County citizens and visitors are financing more services across Washington than the state is funding on the islands.
San Juan is on a short list of Washington counties where more state tax revenue generated at home contributes to services, like food assistance and public schools throughout the state, than locally.
According to the most current report by the Washington State Office of Financial Management, in 2015, less than half of the state revenue produced on the islands was returned in state funds. Four other counties, out of Washington’s 39, also created more state revenue than received in funding that year: Whatcom, Skagit, King and Columbia.
In 2015, San Juan generated $55.5 million for the state, which accounted for only 0.32 percent of Washington’s total tax revenue but was the second-highest funding source, per capita, of any Washington county.
Bob Baker, a senior analyst with OFM, bases this inequality on San Juan’s large tourism economy.
“If you actually see who is paying the taxes,” he said, “you’ll find that people coming from out of the county, to visit San Juan, are probably paying the majority of the taxes, rather than the San Juan citizens themselves, or at least a significant chunk of it.”
In 2015, most of San Juan’s state taxes came from sales and property. That year, San Juan generated $28.3 million in sales taxes for the state and $14 million in state levy property taxes. Other revenue sources include real estate excise taxes and business and operations taxes.
According to a county report, nearly 36 percent of county homes are lived in for less than half of the year. The occupants of these vacation homes contribute to property and sales taxes, but likely do not use state-funded services on the islands, as part-time residents, and therefore are not part of the state’s allocations for them.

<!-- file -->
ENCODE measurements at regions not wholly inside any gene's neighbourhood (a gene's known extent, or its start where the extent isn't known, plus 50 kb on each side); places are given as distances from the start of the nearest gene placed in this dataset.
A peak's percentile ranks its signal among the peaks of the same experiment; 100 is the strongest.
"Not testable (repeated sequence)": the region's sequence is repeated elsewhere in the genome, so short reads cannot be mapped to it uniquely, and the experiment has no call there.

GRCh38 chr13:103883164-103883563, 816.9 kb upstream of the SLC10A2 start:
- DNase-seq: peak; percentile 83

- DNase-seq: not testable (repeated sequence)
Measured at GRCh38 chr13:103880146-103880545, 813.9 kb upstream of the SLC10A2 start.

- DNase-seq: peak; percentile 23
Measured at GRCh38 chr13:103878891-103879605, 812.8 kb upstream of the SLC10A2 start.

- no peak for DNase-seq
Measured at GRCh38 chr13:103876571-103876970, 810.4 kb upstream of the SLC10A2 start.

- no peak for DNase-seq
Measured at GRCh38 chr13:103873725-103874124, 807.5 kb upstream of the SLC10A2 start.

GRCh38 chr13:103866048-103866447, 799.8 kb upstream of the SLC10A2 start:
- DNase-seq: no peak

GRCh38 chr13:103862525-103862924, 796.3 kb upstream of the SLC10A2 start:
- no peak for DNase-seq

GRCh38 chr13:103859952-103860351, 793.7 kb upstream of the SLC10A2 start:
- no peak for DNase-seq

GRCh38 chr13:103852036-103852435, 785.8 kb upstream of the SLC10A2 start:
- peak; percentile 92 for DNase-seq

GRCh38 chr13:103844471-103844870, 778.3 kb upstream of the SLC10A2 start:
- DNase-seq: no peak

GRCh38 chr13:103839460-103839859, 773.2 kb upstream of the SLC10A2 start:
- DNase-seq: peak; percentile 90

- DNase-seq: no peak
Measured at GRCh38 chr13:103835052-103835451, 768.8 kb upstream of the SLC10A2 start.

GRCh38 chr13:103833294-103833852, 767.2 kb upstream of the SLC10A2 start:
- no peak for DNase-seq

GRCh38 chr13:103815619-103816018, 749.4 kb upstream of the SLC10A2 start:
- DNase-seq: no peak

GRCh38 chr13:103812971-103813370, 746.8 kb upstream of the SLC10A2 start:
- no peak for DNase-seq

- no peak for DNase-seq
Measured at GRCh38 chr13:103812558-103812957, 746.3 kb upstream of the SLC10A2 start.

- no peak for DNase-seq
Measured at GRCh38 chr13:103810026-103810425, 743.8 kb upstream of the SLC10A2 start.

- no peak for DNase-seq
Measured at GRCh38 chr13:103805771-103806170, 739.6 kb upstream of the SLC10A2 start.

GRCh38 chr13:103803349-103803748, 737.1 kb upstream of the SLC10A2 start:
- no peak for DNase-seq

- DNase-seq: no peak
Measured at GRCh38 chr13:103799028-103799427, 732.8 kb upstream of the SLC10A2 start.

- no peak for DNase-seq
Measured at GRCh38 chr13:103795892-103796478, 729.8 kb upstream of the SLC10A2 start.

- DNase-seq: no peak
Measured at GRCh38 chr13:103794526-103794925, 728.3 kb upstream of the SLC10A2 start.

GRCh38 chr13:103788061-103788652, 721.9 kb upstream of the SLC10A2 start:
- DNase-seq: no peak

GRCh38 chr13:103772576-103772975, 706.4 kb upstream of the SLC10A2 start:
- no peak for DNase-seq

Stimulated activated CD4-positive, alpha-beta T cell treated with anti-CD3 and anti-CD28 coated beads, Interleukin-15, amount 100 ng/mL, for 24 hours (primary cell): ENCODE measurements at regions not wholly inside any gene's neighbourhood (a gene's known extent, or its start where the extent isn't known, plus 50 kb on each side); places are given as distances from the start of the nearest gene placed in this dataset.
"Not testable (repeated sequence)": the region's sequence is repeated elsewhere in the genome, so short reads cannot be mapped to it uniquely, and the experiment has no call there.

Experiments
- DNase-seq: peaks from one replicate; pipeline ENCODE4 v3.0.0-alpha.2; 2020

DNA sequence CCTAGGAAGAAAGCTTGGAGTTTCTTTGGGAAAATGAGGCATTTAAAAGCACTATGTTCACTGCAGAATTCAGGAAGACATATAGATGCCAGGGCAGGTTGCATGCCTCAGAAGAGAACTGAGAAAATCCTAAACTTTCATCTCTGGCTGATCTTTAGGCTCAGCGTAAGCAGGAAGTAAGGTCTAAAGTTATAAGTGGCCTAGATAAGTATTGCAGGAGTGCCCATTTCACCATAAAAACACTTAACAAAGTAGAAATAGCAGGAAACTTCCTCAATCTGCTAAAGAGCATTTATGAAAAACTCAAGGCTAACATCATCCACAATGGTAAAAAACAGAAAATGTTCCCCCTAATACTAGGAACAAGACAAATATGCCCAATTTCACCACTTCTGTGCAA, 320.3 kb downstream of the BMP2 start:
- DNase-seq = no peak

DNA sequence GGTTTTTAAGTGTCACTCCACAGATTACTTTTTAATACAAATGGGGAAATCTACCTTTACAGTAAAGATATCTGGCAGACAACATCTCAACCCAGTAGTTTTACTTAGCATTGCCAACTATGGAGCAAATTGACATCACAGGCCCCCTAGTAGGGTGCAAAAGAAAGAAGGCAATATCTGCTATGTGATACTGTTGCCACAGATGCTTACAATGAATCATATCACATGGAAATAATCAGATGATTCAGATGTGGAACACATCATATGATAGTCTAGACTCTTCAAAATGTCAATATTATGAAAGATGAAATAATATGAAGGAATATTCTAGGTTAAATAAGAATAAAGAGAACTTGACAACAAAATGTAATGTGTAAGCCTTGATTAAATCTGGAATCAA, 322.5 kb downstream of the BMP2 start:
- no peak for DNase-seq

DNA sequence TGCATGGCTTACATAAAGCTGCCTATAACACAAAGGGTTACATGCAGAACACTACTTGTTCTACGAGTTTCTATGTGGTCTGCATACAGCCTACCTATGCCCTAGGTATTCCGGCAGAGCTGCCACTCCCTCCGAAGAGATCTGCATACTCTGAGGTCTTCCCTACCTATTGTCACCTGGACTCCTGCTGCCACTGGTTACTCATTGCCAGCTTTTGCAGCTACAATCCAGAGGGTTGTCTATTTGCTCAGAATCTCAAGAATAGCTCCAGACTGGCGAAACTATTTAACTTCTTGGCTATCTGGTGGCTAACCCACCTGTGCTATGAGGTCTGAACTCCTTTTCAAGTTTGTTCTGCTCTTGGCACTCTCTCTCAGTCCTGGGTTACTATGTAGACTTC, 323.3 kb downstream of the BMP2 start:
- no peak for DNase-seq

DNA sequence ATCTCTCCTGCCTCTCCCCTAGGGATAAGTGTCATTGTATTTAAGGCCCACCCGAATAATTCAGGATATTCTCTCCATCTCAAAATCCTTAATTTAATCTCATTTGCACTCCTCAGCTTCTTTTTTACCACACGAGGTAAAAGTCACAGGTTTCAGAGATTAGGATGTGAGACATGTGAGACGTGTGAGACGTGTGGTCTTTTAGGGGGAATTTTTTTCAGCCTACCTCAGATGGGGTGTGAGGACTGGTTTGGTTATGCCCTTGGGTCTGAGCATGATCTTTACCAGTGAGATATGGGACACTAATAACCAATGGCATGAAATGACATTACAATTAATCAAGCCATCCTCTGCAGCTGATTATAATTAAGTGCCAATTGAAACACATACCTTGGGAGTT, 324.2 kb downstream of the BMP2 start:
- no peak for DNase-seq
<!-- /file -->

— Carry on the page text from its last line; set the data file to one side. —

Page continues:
In 2015, less than half of the $55.5 million in tax revenue generated on the islands was returned. OFM reports that $22.5 million was given to San Juan to finance local services like public education, the department of corrections and the Washington State Department of Health and Human Services, which includes assistance for food and child care.
Baker said OFM staff has compared state expenditures and revenue for nearly two decades after members of rural counties suspected they were paying more into the state than receiving in benefits. It turns out, most rural counties receive more state funds than pay state taxes, although San Juan has been an outlier since the department’s research began.
“Basically [that datum] is the way it is because of the structure of our tax system and the demand for state services,” said Baker.